After over 180 reports of severe weather on Saturday, concerning storms will move into the Northeast on Sunday afternoon.
The storms will likely turn severe as they approach the major cities in the Northeast, including New York, Philadelphia, and Washington, D.C. There is a slight risk for severe weather from northern Virginia through parts of central New York. The main risk is damaging winds, large hail and brief tornadoes.
Any storm will also have the potential to bring torrential rain, which can cause flash flooding.
Meanwhile, a new system in the West will likely bring a round of severe weather across the High Plains, from Texas to South Dakota, both Sunday and Monday. Damaging winds and large hail are the main threats, but brief tornadoes are possible as well.
Tropical disturbance in the Gulf
A disturbance in the Bay of Campeche is looking a little more organized, with hurricane hunters investigating this system later Sunday. Currently, this system has a 60% chance of developing tropical characteristics in the next two to five days.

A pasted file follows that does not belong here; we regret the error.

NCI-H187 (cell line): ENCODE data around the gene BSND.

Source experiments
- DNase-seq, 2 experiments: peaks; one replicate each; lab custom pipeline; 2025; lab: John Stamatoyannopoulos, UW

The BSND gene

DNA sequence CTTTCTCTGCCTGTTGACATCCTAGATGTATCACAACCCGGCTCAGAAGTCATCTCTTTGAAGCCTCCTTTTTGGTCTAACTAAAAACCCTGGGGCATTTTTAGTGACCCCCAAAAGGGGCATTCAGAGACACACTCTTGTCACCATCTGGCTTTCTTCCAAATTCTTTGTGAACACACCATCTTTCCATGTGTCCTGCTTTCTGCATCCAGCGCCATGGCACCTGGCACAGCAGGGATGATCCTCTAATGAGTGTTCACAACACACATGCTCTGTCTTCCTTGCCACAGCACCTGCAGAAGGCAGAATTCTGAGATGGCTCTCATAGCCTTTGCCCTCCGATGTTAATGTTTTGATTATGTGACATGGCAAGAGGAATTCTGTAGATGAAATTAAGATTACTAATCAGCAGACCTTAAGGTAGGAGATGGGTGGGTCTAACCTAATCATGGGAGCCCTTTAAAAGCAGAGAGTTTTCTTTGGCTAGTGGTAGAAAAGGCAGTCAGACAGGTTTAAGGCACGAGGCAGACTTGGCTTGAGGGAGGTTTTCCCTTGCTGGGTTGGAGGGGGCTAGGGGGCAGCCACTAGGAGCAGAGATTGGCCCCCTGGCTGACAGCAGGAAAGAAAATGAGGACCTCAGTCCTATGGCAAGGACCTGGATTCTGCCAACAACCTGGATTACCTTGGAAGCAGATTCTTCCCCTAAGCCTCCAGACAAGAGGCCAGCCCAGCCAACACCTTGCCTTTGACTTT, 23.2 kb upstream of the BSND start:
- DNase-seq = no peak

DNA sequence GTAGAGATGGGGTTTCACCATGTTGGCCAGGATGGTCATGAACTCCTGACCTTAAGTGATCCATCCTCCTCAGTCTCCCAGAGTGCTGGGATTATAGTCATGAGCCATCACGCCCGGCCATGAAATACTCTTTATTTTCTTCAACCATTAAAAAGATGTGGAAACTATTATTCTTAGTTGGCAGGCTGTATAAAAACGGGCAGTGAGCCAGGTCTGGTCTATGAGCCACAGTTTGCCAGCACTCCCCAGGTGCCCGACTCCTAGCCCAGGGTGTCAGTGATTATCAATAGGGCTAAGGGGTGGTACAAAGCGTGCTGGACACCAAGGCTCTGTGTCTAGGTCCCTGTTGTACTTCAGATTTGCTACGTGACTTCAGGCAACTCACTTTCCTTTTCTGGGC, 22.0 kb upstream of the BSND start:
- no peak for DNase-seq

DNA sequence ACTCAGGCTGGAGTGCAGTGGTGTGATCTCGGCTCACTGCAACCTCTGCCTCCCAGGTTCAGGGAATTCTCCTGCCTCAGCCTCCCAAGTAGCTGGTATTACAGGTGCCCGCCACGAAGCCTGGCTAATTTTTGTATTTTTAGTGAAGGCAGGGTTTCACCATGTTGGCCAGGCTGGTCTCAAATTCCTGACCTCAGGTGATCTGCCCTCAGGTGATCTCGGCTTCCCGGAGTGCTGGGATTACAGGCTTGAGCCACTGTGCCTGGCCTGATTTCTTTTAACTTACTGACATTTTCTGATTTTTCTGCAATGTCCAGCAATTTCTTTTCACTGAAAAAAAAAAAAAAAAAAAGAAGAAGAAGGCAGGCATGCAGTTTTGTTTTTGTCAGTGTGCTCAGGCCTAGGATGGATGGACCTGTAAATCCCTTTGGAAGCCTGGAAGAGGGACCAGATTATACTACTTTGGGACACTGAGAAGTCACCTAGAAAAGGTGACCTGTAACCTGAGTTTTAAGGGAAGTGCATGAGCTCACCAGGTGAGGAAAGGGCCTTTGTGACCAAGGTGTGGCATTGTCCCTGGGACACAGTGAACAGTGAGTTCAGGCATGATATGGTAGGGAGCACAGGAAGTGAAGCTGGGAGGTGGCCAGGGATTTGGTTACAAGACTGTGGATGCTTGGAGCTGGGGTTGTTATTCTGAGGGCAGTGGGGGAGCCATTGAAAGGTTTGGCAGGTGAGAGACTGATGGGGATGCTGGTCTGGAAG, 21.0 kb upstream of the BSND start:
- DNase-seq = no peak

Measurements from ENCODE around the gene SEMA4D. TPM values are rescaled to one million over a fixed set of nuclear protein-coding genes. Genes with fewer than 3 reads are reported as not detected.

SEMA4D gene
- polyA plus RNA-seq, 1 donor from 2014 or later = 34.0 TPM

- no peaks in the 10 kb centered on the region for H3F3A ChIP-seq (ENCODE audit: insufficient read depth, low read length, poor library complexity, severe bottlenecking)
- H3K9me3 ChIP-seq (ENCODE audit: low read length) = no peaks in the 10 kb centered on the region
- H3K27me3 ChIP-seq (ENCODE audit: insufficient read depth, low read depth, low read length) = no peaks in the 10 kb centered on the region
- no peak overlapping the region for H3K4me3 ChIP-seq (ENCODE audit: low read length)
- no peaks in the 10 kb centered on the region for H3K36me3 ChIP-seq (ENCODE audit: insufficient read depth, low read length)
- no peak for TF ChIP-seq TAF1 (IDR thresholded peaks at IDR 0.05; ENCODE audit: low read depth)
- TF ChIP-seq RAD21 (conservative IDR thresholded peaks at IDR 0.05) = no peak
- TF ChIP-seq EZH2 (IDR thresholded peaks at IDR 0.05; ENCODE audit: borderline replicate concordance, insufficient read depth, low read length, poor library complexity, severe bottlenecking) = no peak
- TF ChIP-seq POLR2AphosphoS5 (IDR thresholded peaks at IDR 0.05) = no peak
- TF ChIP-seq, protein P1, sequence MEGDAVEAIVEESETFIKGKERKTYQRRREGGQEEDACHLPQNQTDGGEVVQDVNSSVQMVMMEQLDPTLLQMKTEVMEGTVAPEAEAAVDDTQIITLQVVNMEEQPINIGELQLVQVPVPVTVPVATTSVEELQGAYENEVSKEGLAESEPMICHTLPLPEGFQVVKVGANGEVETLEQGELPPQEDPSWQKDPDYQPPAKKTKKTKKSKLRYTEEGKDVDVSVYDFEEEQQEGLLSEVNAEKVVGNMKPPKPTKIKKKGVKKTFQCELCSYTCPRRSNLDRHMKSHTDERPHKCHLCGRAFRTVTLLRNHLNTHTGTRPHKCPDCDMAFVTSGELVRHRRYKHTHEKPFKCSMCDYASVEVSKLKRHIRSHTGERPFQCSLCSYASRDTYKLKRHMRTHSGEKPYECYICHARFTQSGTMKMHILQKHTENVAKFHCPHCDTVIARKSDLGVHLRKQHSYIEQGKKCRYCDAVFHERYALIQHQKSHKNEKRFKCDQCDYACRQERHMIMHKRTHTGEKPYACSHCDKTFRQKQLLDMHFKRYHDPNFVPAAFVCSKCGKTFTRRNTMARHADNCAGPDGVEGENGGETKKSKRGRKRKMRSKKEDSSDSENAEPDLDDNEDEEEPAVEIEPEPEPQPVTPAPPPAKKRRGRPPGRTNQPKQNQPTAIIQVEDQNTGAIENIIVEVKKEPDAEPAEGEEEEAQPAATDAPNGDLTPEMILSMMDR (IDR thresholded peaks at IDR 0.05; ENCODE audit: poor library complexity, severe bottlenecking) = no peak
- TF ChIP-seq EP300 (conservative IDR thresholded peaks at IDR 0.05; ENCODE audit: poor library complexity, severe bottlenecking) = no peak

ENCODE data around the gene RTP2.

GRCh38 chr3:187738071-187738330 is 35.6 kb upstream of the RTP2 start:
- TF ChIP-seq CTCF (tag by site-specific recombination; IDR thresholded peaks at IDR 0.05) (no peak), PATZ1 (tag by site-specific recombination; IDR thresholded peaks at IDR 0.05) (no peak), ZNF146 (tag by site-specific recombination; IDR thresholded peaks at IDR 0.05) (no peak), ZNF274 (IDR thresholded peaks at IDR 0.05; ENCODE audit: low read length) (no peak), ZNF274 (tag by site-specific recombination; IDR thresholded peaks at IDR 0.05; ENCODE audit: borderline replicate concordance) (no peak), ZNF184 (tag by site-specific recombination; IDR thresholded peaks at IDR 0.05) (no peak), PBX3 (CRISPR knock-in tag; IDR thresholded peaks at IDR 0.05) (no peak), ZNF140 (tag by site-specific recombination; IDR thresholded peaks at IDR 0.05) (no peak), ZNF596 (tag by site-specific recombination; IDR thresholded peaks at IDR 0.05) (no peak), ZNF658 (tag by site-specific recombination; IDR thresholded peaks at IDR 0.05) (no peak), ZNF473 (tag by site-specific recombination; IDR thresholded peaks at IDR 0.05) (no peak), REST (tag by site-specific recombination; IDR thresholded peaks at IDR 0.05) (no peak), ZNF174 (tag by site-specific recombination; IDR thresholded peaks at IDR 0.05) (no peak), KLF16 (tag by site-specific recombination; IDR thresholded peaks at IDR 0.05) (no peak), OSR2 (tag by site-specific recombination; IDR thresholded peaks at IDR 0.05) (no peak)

The latest computer guidance shows that the system will likely impact parts of the eastern Mexico coast line this week as a weak tropical disturbance.
The first tropical systems of the formal Atlantic hurricane season usually develop in this part of the Gulf of Mexico.
Regardless of exact track and tropical development, tropical moisture is likely to move northward into the southern U.S. in the second half of this upcoming week.
Meanwhile, a new storm will slide in from the western U.S. and move into the Mississippi River Valley.
The combination of these events will likely result in heavy rainfall across parts of the southern U.S. and Mississippi River Valley, including hard-hit Oklahoma, Arkansas and Missouri.
The Mississippi River, near St. Louis, reached its second-highest level on record Saturday and is still rising. The river there is the highest it has been since 1993.
In Arkansas, major river flooding is still ongoing near the Arkansas River. Any additional rainfall will exacerbate ongoing flooding, and hamper the recession of the river.